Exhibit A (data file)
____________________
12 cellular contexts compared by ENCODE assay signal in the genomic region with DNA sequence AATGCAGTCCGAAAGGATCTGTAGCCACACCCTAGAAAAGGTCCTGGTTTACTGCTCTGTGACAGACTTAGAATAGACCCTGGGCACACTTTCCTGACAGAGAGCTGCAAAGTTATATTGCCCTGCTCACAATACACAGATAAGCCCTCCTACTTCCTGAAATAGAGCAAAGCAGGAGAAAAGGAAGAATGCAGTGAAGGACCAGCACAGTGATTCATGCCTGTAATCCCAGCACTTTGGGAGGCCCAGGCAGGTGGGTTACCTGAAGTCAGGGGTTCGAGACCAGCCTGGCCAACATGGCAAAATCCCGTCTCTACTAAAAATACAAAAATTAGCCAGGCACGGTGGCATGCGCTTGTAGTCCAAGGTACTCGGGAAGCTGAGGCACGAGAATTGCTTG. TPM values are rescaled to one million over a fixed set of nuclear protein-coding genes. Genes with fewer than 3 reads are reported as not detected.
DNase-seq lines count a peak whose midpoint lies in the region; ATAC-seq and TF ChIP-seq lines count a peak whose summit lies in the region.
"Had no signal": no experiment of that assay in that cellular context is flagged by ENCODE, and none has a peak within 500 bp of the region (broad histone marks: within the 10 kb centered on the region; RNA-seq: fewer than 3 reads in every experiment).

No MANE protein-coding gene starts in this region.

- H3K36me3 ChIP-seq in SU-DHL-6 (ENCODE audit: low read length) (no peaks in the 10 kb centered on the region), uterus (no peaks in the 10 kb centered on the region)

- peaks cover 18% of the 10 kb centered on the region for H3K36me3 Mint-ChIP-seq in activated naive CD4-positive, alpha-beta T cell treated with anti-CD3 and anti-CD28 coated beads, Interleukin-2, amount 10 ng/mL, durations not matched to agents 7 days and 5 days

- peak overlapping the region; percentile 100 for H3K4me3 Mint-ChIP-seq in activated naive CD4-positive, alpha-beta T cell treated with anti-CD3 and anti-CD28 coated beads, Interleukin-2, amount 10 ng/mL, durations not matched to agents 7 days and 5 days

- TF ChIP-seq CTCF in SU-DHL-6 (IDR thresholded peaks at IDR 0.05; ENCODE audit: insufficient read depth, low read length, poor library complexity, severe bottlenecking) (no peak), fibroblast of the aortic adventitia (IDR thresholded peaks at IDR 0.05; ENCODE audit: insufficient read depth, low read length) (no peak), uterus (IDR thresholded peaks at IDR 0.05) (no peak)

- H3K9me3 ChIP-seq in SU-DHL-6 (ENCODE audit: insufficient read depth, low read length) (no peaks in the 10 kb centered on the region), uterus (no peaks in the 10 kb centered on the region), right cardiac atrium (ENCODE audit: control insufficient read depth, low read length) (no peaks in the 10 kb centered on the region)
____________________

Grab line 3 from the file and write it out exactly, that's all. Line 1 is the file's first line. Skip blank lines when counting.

"Had no signal": no experiment of that assay in that cellular context is flagged by ENCODE, and none has a peak within 500 bp of the region (broad histone marks: within the 10 kb centered on the region; RNA-seq: fewer than 3 reads in every experiment).